SELF-Compassion is a Gift

Gift of Compassion eventAfter the last year and a half of living with a pandemic and beginning to see the signs of improvement, I was more than ready to listen to the June 6th virtual event by Dr. Lori Stevik Rust, “Compassion is a Gift.” As Aging Life Care Professionals in the human service field, most of us would say we are “compassionate” with our clients and families.

Dr. Stevik Rust pointed out that most people are in favor of offering compassion to others, but less able to offer self-compassion, and reminded us that self-compassion is a gift we bestow on ourselves (e.g. Put on our own O2 mask before helping others.)

She shared a poignant story of her first case during the Aids epidemic in the 80’s and how unprepared she felt. Her uncertainty led to self-criticism and the fight or flight response. She reminded us that the antidote to self-criticism is self-compassion (recognizing we are not perfect) which results in authenticity.

Self-compassion makes authenticity possible. According to Dr. Stevik Rust, research has shown that people who practice authenticity are more successful, resilient, motivated, emotionally stable, accountable, and better leaders.

Compassion Fatigue was discussed which can result in low energy, guilt, anger, self-isolation, feeling burdened, poor self-care, or denial of symptoms as well as the risk for post-traumatic stress disorder in ourselves and others. She asked us to acknowledge and have enough self-awareness that things might be escalating with compassion fatigue and to stop and say “it’s ok to take a break and care of myself.”

Easy quick self-care options were shared: massages, sexual activity, laughter, music, bubble baths, journaling, exercise, reading, etc. These can all help reduce the stress hormone cortisol.

While much of what she shared was not new information for those of us in the field, it was a good reminder of the importance of self-care for the 50 attendees.

I came away being impressed with her warm, engaging manner, and as one attendee said, “I love the fact that you present in a non-saccharine fashion. Very authentic and honest.”

About the Author: Susan Wack started SW Professional Care Management, LLC (SWPCM) in 2007 after working for over 20 years in hospitals, home health, disability services, and long-term care. She is a Certified Advanced Social Work Case Manager (C-ASWCM) and a Licensed Clinical Social Worker (LCSW). Susan received her Master’s Degree in Social Work (MSW) from the University of Iowa and her Bachelor’s of Science in Social Work (BSSW) from St. Louis University. She is a member of the Academy of Certified Social Workers (ACSW), the National Association of Social Workers (NASW), and the Aging Life Care Association (ALCA). Susan provided training on Elder Care Mediation to attorneys and social workers in Indiana, and serves on ALCA’s Midwest Chapter Board of Directors.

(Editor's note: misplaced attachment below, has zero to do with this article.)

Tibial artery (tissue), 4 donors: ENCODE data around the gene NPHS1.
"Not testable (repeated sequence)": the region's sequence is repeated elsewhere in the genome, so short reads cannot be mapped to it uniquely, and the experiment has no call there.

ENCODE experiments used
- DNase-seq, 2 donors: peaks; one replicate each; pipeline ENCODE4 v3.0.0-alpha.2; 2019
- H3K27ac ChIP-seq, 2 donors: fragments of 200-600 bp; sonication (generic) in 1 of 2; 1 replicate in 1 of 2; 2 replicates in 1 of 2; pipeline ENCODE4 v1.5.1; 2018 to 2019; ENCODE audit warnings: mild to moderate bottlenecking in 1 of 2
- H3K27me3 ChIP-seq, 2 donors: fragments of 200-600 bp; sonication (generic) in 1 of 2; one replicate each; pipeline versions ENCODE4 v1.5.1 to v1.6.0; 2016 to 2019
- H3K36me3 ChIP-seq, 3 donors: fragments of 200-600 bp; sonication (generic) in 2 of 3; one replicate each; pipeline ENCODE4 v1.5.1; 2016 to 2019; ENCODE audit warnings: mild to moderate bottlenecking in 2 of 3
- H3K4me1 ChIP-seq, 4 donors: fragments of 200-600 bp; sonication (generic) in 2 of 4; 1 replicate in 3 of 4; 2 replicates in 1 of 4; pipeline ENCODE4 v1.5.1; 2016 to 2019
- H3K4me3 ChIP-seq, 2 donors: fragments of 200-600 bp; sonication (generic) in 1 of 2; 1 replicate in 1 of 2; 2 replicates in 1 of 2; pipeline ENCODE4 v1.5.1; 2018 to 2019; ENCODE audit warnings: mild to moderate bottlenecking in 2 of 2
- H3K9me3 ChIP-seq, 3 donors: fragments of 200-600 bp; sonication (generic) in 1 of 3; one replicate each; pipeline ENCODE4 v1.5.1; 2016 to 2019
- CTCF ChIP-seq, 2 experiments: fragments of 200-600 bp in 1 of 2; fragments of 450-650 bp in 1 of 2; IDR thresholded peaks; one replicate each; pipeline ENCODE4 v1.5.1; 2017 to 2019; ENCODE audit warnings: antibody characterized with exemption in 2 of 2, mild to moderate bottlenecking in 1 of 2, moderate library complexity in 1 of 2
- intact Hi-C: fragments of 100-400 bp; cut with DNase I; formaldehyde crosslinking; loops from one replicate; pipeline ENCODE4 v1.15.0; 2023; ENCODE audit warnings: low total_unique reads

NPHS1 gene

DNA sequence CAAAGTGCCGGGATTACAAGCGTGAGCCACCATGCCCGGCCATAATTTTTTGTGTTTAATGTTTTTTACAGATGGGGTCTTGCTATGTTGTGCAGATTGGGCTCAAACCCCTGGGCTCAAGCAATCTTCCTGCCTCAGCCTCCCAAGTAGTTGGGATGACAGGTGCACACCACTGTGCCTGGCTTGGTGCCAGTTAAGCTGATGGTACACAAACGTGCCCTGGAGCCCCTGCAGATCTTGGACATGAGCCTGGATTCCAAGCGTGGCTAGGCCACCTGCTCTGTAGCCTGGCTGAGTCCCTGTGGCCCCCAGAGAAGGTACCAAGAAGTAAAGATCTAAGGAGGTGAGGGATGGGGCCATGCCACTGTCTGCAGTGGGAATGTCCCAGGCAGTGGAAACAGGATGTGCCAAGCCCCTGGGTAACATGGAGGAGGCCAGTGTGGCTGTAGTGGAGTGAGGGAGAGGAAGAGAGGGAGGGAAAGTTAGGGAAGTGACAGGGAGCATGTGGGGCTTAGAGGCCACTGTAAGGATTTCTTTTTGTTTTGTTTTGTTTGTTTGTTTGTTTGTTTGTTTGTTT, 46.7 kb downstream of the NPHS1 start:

How to choose a Skilled Nursing Facility

people in skilled nursing facility

When families have exhausted other options sometimes the decision is made to move an older loved one in a skilled nursing facility.

Usually, this decision is made under stress, without much time, and/or without a lot of information. You do not need to do this alone. Having a partner in this process, i.e. a professional who can help guide, support, and facilitate a good move to the best possible skilled facility is critical.

This decision can be made easier with more information that an Aging Life Care Professional® — certified professionals with degrees in geriatric care management, nursing, social work, or other professions related to aging — can offer, and sometimes even be avoided.

Aging Life Care Professional® and ALCA Board Member Steve Barlam offers advice for families considering a skilled nursing facility (SNF) for their loved one.

When considering a skilled nursing facility, there are gross and fine screening issues to look at. There are several questions to consider to help in the selection process.

Let’s take a look at the gross screening considerations first: 

Gross screening

…has to do with basic issues:

  • Geography / Location – where is the skilled nursing facility located? Close to you? Far away? Will you need an Aging Life Care Professional® (ALCP) to help check in on your older family member?
  • What will be covered by insurance / HMO — Insurance issues can be daunting. An ALCP can help navigate complex insurance guidelines and forms.
  • Open beds – ensuring there is space at the facility is another initial concern that must be cleared up before you can proceed.
  • Basic skills / specialties tied to the condition and diagnosis – what skills or specialties does the staff have? Will they be able to address issues you need dealt with for your family member?

Fine-tune screening